Do you get harassed as a climate scientist?

I've gotten one or two messages threatening personal violence over the last several years, but I feel like I've gotten a lot less of that than my colleagues.

I'm fortunate to work in a state and work at a state university in a state where, by and large, the existence of climate change, the reality of sea-level rise, the need to deal with these risks are not as controversial as they are in some places. And so we can get on with the discussion of what we're going to do about it.

And where did you grow up? Were you always into science?

I grew up in the Maryland suburbs of Washington. My dad was an attorney, and my mom is a politician. If you went back to my childhood bedroom and looked at what was on the walls, I may have had a geological time scale, pictures of astronauts and guides to clouds. You probably wouldn't have been surprised I ended up as a scientist.

Did you always want to study climate?

I actually got into this through a relatively long process. I went to college to be an astrobiologist. I was really inspired by the idea of the long-term future of humanity as a species that wouldn't necessarily be restricted to one planet.

I did my undergraduate thesis on meteorites from Mars. In the course of doing that, I got interested in early life on Earth, how life and climate have affected one another. My Ph.D. is in geobiology; part of my thesis work was on the idea of snowball Earth, the idea that at least three times in our history, there's been glaciations where the planet has been encased in ice from pole to equator.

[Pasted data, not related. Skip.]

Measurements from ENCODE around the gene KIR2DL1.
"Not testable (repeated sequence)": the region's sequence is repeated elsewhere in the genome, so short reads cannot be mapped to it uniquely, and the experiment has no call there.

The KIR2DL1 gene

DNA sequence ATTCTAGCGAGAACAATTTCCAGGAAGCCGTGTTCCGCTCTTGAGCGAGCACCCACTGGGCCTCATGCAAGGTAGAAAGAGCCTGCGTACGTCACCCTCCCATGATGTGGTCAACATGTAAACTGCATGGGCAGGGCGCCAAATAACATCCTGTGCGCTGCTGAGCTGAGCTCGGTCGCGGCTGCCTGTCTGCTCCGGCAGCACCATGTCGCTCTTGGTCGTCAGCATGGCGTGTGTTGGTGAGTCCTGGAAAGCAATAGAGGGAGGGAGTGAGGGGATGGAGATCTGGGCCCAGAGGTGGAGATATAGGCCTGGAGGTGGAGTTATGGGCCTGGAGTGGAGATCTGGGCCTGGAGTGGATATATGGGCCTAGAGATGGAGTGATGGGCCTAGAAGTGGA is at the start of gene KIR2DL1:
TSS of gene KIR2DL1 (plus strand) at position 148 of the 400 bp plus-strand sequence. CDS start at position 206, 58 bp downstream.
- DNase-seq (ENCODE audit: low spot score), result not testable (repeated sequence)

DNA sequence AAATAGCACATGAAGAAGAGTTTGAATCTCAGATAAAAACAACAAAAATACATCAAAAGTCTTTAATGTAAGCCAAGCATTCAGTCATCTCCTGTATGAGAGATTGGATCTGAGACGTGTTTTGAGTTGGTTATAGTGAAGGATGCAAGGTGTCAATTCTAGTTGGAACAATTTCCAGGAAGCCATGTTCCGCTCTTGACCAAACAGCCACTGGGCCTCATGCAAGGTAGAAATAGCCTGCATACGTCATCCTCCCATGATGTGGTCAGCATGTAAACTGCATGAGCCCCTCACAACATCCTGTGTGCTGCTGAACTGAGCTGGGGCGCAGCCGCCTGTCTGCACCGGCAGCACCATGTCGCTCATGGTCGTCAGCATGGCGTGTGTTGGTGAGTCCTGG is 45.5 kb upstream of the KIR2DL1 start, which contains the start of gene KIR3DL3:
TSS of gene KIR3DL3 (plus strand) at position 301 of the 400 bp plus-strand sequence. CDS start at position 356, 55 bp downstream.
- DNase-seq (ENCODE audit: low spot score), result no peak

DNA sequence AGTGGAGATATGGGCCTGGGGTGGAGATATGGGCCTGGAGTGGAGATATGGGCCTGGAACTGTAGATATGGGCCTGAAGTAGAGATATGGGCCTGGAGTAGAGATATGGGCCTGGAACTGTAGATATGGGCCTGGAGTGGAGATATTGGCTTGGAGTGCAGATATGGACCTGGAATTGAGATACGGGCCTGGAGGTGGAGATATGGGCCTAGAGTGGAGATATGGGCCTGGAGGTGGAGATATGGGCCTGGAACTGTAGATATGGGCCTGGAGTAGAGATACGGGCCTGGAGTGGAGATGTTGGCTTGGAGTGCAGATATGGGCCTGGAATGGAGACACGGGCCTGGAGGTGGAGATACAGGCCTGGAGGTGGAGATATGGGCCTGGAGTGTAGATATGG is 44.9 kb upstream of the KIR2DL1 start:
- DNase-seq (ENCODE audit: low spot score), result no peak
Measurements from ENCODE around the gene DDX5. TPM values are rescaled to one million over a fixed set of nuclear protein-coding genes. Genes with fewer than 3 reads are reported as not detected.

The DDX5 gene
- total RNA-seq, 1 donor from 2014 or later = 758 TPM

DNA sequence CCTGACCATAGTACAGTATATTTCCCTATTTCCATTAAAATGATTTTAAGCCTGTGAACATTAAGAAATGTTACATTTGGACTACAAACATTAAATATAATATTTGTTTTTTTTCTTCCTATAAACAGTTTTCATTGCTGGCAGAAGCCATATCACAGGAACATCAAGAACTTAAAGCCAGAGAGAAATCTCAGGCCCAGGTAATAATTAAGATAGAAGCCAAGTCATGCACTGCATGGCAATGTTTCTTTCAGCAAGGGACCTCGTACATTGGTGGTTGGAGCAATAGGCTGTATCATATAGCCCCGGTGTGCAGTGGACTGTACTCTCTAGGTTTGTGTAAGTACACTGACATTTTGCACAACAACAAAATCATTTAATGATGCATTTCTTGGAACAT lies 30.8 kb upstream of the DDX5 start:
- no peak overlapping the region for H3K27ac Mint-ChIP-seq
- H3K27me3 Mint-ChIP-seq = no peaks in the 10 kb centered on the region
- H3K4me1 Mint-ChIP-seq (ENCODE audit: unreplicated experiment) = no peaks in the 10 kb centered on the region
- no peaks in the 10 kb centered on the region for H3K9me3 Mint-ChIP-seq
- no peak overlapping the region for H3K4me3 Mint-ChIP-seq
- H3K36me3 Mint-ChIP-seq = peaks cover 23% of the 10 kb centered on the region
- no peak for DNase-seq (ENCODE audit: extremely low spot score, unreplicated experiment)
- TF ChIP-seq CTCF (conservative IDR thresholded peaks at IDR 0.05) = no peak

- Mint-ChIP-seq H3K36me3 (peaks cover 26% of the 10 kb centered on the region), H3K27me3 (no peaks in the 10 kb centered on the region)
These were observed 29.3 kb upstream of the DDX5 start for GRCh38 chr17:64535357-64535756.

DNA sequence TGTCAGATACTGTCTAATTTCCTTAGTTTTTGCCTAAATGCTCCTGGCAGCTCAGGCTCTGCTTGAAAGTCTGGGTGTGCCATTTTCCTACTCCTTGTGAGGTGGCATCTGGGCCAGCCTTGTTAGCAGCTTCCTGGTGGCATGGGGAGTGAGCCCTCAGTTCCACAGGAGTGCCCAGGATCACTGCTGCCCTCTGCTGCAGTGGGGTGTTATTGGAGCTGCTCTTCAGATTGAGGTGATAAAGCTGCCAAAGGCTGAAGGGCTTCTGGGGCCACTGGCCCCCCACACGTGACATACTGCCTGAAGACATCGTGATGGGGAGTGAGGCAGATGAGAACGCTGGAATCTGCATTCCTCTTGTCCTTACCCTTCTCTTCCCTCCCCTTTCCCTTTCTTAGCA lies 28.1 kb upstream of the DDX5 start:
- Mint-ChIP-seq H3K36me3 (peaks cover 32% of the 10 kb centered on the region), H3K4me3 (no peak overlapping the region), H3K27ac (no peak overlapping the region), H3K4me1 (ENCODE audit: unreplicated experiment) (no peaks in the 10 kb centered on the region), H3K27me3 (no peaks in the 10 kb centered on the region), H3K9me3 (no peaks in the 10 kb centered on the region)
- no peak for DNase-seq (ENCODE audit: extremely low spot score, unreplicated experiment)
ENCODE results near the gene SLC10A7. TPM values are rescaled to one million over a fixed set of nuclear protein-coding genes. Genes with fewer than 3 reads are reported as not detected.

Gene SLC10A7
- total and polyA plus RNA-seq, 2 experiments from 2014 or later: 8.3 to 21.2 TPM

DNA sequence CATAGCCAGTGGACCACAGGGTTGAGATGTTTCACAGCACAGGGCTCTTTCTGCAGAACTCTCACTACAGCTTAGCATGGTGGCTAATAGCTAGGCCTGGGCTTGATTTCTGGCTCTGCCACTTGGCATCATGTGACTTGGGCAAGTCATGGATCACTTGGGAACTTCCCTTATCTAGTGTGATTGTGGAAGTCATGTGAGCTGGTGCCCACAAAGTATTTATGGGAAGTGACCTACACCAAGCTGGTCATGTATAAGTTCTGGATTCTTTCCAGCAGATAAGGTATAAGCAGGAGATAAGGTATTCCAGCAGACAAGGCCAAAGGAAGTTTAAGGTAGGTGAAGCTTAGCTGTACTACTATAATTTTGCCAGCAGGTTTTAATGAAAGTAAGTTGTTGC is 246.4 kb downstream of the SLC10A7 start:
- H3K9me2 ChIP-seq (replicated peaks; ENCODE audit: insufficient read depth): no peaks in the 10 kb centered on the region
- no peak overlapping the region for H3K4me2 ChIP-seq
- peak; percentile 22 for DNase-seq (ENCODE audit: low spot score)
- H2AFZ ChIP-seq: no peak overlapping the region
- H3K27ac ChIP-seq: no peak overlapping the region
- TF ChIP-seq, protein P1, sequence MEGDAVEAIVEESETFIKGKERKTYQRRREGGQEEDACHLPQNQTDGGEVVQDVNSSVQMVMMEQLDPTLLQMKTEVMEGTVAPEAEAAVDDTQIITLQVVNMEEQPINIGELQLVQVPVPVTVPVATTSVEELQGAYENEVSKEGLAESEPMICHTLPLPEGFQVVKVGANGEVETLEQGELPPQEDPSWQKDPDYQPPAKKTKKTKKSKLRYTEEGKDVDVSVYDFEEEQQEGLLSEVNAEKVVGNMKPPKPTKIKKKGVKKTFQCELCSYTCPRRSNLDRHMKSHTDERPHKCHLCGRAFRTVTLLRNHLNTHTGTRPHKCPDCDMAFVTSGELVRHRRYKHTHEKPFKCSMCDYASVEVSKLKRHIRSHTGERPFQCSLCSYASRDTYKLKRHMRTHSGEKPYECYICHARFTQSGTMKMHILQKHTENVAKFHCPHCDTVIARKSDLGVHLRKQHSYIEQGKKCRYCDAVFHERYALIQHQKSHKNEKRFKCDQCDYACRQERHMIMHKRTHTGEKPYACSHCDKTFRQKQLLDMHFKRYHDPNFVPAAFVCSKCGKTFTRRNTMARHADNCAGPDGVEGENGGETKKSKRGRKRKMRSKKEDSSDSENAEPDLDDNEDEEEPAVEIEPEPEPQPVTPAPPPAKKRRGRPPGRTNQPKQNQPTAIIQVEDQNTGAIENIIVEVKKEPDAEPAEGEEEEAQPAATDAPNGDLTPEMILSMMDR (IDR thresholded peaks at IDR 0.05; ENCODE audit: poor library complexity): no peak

And that led to climate science?

It was a very big picture. When I finished my Ph.D., I wanted to figure out a way to take what I had learned about the Earth as a system, the way it evolves over time and how climate and light affect one another, and tie it to what I saw as the most critical environmental challenges of our time, which is clearly climate change.

You've also worked on policy.

I was at Princeton for two years, and then I was in D.C. for two years with a program through the American Association for the Advancement of Science from 2009 to 2011. I worked in the Energy Department's Office of Policy and International Affairs, working on climate change policy.

I worked on international cooperation around energy efficiency but also incorporation of climate change impacts into the regulatory office, and helped support the Obama administration, the government's first interagency effort to establish a social cost of carbon.

That picked up another thread, which has continued into my research today, which is the collaboration between climate scientists and economists who understand the cost of climate change. After two years in D.C., I came to Rutgers, where I joined the Earth and Planetary Sciences Department and also became the associate director of the Energy Institute.

Much focus has been placed on Trump's views on climate change. Should it be?

The discussion we should be having is not "Is climate change real?" It's "How are we going to manage these risks?" Sticking our heads in the ground is not a very wise way of managing or failing to manage risk.

The climate assessment process doesn't exist just to tell people climate change is causing bad things; it exists to inform decisions about how to manage those risks.

The two ways are mitigation and adaptation, and the mitigation story — how to do it — is complex, but the basic story is relatively simple: You need to reduce your greenhouse gas emissions to net value of zero if you want to stabilize the climate.

This interview has been edited and condensed for clarity.

Email: hnorthey@eenews.net